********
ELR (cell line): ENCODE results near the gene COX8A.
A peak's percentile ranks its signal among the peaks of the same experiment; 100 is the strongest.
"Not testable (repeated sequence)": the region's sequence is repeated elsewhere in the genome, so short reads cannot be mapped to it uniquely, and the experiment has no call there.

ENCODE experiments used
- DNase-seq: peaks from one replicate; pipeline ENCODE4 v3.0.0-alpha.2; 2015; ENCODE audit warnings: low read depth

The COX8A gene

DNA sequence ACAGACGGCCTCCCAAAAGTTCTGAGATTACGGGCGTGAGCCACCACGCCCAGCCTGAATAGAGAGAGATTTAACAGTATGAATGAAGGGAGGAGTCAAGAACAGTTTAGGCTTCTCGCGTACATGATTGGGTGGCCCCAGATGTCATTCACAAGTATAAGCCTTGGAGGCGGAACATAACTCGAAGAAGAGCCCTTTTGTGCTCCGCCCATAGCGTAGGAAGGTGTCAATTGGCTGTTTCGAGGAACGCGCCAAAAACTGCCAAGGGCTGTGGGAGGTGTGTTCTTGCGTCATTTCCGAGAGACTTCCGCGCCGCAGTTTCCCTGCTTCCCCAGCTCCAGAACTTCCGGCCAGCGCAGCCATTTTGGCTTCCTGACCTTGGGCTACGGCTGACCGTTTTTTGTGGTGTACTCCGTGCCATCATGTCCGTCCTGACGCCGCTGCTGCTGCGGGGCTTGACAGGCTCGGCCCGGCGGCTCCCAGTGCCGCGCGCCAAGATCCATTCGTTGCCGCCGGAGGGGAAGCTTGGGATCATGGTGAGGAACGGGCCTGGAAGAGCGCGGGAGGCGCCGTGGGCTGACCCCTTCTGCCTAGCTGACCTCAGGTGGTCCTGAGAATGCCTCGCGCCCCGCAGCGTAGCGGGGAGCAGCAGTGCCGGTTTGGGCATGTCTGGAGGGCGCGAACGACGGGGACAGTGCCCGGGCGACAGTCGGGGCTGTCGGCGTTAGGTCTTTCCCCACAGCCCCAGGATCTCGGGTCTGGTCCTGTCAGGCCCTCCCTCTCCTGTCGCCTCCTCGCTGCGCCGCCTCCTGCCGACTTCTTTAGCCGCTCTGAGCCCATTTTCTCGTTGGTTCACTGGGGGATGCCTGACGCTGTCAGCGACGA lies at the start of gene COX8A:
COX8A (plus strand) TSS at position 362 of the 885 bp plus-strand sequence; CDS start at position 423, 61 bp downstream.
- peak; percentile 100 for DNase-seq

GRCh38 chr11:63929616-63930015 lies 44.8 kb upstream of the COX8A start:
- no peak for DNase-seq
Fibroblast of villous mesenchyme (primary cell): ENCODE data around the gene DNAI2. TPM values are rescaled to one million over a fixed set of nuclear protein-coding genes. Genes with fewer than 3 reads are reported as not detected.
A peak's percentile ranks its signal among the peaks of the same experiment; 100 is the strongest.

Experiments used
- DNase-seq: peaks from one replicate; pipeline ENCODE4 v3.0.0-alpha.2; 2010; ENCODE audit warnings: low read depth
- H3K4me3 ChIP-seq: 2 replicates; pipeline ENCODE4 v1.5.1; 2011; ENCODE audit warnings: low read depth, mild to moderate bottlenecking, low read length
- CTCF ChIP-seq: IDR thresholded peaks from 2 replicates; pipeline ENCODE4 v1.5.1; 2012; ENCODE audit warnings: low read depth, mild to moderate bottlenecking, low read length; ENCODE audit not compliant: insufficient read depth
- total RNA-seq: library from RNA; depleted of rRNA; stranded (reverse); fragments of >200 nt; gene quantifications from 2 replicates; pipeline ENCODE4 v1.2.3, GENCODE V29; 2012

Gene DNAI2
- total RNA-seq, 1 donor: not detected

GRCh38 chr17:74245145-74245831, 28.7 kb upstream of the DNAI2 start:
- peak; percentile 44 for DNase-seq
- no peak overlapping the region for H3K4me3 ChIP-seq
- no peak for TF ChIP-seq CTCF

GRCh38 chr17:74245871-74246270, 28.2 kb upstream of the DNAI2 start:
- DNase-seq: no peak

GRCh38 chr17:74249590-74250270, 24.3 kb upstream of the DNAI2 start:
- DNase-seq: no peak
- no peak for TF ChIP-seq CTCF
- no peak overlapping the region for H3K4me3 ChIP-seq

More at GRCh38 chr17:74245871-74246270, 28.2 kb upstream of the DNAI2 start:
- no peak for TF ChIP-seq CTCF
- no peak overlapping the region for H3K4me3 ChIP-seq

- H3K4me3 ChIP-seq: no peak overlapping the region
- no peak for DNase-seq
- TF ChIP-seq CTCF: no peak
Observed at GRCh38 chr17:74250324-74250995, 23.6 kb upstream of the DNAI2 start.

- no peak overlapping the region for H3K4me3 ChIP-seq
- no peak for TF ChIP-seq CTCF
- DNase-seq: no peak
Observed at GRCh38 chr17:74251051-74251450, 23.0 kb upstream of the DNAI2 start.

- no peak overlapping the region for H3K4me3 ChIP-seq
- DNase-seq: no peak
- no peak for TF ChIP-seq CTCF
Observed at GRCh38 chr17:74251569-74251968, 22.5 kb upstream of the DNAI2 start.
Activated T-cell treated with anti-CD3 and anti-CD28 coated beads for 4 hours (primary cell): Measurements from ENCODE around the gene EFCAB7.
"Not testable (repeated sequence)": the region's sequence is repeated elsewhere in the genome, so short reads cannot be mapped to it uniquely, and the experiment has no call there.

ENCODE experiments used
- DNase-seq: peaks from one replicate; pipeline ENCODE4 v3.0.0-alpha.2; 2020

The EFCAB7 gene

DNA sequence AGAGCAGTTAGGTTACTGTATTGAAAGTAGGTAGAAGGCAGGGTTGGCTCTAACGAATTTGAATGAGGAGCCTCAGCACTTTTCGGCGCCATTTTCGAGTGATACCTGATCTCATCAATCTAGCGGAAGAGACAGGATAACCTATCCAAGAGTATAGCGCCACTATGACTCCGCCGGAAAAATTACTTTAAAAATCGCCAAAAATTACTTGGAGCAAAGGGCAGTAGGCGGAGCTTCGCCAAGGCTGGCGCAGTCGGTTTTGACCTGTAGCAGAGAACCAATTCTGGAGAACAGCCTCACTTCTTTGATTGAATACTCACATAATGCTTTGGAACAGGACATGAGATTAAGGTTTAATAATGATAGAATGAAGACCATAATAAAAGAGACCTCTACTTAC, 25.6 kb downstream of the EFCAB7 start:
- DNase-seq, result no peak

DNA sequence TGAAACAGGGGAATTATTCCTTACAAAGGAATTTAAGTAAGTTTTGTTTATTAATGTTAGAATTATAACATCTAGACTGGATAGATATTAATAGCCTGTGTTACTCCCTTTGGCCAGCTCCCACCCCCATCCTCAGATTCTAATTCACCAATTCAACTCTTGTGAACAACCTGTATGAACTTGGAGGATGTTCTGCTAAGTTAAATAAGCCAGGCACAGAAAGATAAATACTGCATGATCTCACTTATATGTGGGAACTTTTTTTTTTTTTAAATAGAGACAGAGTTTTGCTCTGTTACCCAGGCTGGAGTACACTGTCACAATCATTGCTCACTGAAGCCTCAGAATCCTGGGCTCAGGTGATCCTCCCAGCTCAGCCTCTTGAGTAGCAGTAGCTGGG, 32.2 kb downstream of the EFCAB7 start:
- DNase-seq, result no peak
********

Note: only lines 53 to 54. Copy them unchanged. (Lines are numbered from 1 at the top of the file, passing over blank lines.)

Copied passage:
DNA sequence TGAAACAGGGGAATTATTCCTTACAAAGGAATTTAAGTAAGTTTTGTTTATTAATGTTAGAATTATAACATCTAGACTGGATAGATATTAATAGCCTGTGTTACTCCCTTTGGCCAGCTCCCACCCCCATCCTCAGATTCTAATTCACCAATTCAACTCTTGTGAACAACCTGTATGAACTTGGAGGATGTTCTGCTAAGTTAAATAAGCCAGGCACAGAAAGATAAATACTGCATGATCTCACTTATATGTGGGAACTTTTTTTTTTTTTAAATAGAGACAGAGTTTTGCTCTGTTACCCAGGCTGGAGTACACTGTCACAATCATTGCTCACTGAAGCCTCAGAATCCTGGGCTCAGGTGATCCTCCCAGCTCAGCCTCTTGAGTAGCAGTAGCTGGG, 32.2 kb downstream of the EFCAB7 start:
- DNase-seq, result no peak